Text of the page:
• Antioxidants: Dietary antioxidants help rid the body of harmful free radicals, which can lead to cancer and other diseases

Mediterranean Diet Plan

Okay, okay, so we said there’s really no such thing as a true Mediterranean diet plan. That’s because Mediterranean food is a general category and not a strict fitness regimen. Nevertheless, there’s no harm in assembling a theoretical meal plan, which can help you kick off your new lifestyle.

Before we begin, it’s worth noting that everyone from keto practitioners to vegans and vegetarians can make seamless use of the Mediterranean diet. Also, a number of Mediterraneans skip breakfast and you can too. Naturally, you should adjust the following diet plan according to your specific preferences.

Monday

  • Breakfast: Greek yoghurt with fruit and oats
  • Lunch: Turkey sandwich on whole grain bread with a side salad
  • Dinner: Grilled salmon stuffed with spinach and feta
  • Dessert: A piece of chocolate

Tuesday

  • Breakfast: Oatmeal with walnuts and raisins
  • Lunch: Pan-fried falafel with veggies and tzatziki in a whole grain pita
  • Dinner: Tuna salad with olive oil dressing and a side of sweet potato
  • Dessert: A piece of fruit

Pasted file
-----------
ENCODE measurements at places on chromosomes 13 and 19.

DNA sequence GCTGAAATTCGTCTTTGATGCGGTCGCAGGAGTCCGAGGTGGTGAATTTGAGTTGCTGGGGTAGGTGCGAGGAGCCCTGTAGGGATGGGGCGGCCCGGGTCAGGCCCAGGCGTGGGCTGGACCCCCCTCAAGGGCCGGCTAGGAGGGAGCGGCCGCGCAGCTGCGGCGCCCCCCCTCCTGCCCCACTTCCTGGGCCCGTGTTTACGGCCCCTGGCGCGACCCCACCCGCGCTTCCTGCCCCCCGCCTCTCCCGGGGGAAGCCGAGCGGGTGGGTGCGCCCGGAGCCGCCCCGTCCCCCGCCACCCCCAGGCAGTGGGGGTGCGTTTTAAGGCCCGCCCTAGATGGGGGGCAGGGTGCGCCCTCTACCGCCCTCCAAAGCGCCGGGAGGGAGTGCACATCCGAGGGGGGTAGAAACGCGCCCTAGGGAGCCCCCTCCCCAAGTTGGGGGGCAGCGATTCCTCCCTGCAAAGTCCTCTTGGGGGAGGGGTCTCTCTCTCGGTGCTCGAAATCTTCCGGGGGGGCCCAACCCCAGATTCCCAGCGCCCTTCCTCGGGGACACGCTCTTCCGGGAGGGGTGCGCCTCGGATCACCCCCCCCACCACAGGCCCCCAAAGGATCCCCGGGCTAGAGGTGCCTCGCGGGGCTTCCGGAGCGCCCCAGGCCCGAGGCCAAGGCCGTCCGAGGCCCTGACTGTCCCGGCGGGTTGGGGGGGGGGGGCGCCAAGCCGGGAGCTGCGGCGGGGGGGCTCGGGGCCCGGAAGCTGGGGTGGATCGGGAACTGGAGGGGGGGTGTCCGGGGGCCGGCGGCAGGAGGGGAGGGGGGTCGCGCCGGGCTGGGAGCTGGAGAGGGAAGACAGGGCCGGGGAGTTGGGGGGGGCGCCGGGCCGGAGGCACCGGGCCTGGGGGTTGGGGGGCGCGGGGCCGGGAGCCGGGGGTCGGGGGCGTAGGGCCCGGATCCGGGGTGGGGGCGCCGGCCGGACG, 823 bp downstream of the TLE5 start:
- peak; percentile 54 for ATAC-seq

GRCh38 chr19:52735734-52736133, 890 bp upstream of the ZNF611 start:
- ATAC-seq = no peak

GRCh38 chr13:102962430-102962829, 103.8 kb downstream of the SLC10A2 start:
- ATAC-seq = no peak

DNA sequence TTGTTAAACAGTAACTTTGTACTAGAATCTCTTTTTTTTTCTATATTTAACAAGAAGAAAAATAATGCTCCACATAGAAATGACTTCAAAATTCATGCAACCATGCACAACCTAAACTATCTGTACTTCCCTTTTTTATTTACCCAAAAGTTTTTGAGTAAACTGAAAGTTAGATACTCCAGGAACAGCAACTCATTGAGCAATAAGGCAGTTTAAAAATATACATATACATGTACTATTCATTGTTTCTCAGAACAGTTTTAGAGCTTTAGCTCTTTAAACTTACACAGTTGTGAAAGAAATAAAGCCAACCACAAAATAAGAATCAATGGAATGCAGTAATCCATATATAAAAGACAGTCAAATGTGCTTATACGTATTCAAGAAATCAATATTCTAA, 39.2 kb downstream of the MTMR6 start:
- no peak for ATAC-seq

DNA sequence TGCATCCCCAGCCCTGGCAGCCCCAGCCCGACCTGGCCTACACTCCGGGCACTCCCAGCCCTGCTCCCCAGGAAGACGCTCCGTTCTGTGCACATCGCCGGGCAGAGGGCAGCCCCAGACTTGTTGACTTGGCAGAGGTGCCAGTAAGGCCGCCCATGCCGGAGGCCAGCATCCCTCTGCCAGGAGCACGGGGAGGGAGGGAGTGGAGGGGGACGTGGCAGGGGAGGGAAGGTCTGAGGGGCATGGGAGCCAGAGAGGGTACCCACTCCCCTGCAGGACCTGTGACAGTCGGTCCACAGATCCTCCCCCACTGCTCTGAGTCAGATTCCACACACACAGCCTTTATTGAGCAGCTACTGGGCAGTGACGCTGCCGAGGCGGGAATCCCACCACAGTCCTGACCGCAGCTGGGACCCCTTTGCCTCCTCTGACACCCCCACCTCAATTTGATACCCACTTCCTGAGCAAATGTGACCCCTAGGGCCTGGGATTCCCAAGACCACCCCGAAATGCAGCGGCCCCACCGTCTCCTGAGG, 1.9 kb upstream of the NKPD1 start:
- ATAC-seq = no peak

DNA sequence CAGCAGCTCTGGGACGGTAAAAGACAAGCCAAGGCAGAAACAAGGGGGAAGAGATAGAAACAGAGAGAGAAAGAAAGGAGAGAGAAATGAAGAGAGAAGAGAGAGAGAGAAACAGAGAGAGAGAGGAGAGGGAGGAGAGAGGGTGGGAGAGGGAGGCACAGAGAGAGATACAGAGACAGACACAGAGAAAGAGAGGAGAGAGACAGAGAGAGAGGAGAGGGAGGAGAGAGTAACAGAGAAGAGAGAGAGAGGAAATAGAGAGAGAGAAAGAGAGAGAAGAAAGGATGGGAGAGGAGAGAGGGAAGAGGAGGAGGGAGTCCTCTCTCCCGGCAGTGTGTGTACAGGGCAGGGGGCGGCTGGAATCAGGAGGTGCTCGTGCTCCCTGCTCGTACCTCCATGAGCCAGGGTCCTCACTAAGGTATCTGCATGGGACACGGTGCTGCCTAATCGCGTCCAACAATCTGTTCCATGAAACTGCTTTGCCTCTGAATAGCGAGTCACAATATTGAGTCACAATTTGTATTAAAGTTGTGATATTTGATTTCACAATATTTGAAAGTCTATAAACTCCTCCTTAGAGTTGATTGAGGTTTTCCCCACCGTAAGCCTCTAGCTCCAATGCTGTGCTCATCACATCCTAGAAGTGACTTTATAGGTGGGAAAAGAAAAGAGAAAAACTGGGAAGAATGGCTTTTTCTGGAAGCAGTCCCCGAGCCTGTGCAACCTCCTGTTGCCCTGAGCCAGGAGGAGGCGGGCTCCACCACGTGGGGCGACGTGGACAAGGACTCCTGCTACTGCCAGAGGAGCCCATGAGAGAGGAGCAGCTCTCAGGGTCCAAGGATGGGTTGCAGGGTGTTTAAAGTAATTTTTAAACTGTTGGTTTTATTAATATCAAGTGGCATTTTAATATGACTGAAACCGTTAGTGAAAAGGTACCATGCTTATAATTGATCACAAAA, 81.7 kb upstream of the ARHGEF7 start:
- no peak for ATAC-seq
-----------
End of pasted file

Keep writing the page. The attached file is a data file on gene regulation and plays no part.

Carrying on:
Wednesday

  • Breakfast: Mediterranean quiche with veggies
  • Lunch: Quinoa and chickpea salad
  • Dinner: Mediterranean lasagne
  • Dessert: A piece of chocolate

Thursday

  • Breakfast: Oatmeal with walnuts and raisins
  • Lunch: Whole-grain cheese, veggie, and avocado sandwich with a side of sweet potatoes
  • Dinner: Baked cod with veggies and red skin potatoes
  • Dessert: A piece of fruit

Friday

  • Breakfast: Omelette with veggies
  • Lunch: Mediterranean pasta salad
  • Dinner: Grilled lamb with a side salad and baked potato
  • Dessert: A piece of chocolate

Saturday

  • Breakfast: Greek yoghurt with fruit and oats
  • Lunch: Greek salad with chickpeas
  • Dinner: Mediterranean pizza on whole wheat dough
  • Dessert: A piece of fruit

Sunday

  • Breakfast: Eggs with whole wheat toast and a side of avocado
  • Lunch: Leftover pizza
  • Dinner: Grilled chicken with vegetables and a potato
  • Dessert: A piece of chocolate

Good Mediterranean Diet Snacks

Healthy snacks are a fundamental component of the typical Mediterranean diet. In between meals, you can munch on the following foods (to name a few):

  • nuts
  • seeds
  • whole fruits
  • dried fruits
  • yoghurt
  • hummus with veggies
  • avocado on whole-grain toast

General FAQ

What is a Mediterranean diet food list?

A proper Mediterranean diet typically incorporates the following foods: veggies, fruits, nuts, seeds, legumes, potatoes, whole grains, breads, herbs, spices, olive oil, and seafood. It also provides for moderate amounts of poultry, red wine, and chocolate, along with low amounts of red meat and dairy.

What do you eat for breakfast on the Mediterranean diet?

Some Mediterraneans skip breakfast altogether. Others eat low-calorie breakfasts like yoghurt with fruit or oatmeal with nuts. Yet even others eat omelettes or quiches with veggies in moderate amounts.

What is not allowed on the Mediterranean diet?

When practising a Mediterranean diet, you should avoid processed foods, refined sugars, and large amounts of dairy, meat, or alcohol.